Both are somewhat long-running (I seem to recall some buzz about them being marked either SLOW or TIMEOUT on Chromium) but both have caught lots of bugs in the JSC optimizing JIT. They generate ~1000 simple programs and eval them, each program differing in the position of some evil operation. When you get a crash or a fail, it's pretty easy to use them to quickly identify what went wrong since the offending code is nice and tidy. On the other hand, if it wasn't for their use of fuzzing, they would certainly have reduced coverage because the exact shape of a program that would cause a failure depends on number of registers available and compiler heuristics, both of which can change with unrelated changes to the JIT or if you switch hardware targets.
So these tests are great for testing things like register allocation, OSR, and type inference. Even seemingly unrelated changes to JSC, or possibly even JSC bindings, could either cause or reveal bugs that these tests would catch. Hence it would be bad if they were not part of the LayoutTests. We would lose coverage while gaining very little in return, since although these tests are on the slower end of the execution time spectrum, the other fast/js tests put together take much longer and probably don't catch as many juicy bugs. Certainly no other test in LayoutTests/fast/js does nearly as good of a job in covering the code paths that deal with register allocation under register pressure, or type inference under evil control flow, in the presence of an operation that would cause an OSR exit.
More broadly, I think this is a question of test economics. Does this particular fuzzer test catch enough bugs to justify its run-time? If yes then we should keep it. And if nobody can recall a time when the test saved them from making a broken commit, or when it helped a bot watcher identify a genuinely broken changeset, then we should probably get rid of it.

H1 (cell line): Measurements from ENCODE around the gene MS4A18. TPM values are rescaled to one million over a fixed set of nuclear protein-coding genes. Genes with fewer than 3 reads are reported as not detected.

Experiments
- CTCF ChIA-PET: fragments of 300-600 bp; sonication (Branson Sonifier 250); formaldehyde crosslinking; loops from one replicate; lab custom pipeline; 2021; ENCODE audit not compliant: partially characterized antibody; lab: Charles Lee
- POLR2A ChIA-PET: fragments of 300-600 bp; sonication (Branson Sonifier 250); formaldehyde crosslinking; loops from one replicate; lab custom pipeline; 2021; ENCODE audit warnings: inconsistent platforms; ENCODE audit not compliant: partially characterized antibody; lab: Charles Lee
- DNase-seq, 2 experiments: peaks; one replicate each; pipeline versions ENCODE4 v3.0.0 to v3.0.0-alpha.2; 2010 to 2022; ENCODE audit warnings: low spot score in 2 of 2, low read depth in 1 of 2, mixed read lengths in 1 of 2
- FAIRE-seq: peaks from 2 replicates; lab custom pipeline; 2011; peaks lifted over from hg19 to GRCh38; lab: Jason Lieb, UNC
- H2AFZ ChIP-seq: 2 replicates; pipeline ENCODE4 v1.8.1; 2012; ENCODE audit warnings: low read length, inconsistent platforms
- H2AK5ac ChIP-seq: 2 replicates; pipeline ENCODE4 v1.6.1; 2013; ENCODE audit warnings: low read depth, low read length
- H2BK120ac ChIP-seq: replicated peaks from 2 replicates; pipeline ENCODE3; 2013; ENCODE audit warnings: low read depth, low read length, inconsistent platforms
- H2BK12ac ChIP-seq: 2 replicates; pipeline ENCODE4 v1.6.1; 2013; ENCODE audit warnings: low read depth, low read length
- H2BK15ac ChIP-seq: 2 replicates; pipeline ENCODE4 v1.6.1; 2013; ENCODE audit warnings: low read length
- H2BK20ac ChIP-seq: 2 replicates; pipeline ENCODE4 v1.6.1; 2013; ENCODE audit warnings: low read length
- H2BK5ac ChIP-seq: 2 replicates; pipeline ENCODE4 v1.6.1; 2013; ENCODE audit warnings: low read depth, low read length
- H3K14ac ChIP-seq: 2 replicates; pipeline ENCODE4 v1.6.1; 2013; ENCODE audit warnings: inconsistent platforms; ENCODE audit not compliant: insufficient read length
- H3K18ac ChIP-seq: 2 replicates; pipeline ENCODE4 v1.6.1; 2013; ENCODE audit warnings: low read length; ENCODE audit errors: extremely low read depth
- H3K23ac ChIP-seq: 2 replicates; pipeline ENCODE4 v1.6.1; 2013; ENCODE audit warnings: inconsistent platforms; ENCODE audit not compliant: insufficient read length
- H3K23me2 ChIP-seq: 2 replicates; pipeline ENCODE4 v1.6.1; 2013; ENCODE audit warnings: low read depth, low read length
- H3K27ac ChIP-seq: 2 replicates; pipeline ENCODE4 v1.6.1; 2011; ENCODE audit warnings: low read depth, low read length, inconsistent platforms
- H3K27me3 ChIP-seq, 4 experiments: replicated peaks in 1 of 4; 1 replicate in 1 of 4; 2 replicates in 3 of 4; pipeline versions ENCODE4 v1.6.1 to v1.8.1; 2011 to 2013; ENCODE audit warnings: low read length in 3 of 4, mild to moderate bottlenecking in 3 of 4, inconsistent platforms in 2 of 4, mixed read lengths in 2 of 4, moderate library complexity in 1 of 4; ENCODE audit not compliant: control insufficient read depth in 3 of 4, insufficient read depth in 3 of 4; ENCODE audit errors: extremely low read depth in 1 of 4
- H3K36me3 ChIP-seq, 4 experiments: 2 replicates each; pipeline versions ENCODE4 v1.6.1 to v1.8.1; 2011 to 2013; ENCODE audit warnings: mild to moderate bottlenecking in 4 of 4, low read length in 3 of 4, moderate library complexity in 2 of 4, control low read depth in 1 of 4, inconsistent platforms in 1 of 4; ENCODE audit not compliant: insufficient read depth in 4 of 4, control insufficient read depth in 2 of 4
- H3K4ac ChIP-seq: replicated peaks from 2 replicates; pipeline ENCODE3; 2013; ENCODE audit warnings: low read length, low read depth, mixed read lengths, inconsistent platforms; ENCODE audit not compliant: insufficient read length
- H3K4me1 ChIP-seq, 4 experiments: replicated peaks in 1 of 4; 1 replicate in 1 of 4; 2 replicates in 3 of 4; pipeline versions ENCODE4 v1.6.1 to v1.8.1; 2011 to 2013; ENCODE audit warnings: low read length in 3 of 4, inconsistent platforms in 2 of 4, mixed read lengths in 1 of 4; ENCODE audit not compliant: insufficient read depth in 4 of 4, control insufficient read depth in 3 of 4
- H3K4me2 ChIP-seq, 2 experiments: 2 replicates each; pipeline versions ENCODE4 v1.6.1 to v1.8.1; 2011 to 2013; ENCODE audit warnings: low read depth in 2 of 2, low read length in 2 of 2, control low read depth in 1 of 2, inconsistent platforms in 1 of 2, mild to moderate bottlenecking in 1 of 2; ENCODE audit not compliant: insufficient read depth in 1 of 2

On Jun 13, 2012, at 11:58 AM, Dirk Pranke wrote:
> I agree that the fuzzer should be used to create dedicated layout
> tests, but we shouldn't run the fuzzer itself as part of the layout
> test regression. I would have no objection to it being a separate test
> -- Dirk
> On Tue, Jun 12, 2012 at 5:17 PM, Ojan Vafai <ojan@...> wrote:
>> See https://bugs.webkit.org/show_bug.cgi?id=87772.
>> It's great to use a fuzzer in order to find cases where we're broken and
>> then make reduced layout tests from those. The viewspec-parser tests are
>> themselves just a fuzzer though. Granted, they are deterministic by avoiding
>> using an actual random function, but I don't think throwing randomly
>> generated bits at a parser is appropriate for layout testing. If nothing
>> else it's very slow.
>> These tests regularly timeout on the Chromium debug bots and occasionally
>> timeout on the Apple Lion bots. Even on the bots where they don't timeout,
>> they're slow. I don't it makes sense to spend 1+ minutes running these 5
>> tests when more targeted reductions could get the same effective coverage
>> much faster.
>> Am I wrong? If not, does anyone object to moving these tests over to
>> ManualTests or just deleting them entirely?
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